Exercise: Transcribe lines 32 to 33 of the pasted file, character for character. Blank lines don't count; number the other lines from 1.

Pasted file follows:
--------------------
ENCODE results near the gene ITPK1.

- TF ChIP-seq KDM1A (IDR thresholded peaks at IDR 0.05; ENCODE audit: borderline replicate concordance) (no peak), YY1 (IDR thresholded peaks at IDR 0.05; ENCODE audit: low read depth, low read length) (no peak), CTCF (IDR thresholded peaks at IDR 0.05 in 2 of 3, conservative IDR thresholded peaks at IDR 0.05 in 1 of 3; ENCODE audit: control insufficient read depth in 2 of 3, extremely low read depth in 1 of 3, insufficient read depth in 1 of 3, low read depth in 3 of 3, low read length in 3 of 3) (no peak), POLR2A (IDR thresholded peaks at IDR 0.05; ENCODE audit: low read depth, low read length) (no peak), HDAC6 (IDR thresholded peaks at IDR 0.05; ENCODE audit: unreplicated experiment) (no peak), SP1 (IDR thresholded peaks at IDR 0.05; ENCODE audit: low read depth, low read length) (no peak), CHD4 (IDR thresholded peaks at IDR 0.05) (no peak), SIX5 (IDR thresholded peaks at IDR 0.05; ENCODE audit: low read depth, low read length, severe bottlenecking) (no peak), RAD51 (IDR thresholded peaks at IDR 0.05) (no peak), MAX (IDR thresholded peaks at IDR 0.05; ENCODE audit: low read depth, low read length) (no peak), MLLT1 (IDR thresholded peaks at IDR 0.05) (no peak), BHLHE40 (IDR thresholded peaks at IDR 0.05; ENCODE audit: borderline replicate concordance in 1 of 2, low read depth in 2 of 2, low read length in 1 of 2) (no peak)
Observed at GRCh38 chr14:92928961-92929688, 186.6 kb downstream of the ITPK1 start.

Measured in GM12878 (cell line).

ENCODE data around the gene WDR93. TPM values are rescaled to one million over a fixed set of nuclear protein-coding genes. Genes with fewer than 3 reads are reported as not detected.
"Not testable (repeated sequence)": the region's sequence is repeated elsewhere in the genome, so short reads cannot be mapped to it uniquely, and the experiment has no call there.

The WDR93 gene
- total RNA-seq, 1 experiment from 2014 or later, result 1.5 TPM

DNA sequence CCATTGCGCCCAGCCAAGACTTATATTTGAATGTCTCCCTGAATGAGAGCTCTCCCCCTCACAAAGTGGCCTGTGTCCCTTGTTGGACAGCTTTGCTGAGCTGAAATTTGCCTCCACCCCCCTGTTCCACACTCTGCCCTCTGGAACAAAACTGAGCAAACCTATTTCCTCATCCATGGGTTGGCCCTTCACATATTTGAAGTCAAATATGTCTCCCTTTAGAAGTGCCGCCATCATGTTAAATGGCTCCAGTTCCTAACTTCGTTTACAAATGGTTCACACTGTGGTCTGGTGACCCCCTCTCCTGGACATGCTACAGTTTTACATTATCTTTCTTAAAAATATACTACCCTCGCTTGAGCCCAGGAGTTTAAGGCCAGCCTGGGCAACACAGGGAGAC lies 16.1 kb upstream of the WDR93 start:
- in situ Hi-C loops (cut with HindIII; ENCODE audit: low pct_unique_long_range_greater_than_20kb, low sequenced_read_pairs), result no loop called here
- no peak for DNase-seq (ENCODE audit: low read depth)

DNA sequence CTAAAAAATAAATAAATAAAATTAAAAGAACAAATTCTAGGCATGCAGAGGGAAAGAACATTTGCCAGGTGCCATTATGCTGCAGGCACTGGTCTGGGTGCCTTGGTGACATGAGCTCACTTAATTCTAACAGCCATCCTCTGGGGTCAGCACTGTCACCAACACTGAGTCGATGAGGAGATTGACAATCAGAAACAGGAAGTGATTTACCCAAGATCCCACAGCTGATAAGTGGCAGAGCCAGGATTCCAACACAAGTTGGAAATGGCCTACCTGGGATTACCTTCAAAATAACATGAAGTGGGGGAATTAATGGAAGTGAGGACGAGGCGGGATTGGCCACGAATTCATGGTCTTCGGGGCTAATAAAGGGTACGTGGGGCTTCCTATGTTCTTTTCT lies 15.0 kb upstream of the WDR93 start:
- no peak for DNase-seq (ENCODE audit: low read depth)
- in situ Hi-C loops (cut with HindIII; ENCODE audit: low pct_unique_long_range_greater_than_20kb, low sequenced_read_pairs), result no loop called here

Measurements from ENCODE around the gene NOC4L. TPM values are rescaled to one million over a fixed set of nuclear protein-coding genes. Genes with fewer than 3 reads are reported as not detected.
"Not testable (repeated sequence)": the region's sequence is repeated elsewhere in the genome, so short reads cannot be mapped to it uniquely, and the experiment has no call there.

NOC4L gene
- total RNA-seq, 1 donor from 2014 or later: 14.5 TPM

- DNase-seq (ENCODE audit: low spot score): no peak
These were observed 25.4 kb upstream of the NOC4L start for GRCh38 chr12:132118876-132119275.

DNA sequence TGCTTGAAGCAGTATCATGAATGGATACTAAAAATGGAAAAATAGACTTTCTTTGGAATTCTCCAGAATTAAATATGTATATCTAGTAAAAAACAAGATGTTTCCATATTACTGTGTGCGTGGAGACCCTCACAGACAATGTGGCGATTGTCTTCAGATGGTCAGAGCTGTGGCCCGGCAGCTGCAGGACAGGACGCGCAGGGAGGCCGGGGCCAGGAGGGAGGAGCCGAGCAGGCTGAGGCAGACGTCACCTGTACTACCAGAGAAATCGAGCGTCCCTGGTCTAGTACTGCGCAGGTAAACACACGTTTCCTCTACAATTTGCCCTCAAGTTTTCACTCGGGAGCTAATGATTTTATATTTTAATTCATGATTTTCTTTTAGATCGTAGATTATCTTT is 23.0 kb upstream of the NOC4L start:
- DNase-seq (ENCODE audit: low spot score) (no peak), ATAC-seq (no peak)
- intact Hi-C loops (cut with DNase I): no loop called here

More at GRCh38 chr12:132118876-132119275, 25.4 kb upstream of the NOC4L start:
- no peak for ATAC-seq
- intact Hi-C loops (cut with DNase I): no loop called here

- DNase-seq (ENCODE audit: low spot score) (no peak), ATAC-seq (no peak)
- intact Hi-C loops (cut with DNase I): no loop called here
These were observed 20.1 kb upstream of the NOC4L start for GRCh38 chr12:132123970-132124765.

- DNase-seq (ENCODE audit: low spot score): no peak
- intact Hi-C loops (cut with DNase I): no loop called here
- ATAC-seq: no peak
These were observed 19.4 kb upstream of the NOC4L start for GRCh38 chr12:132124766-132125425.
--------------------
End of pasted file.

- ATAC-seq: no peak
These were observed 19.4 kb upstream of the NOC4L start for GRCh38 chr12:132124766-132125425.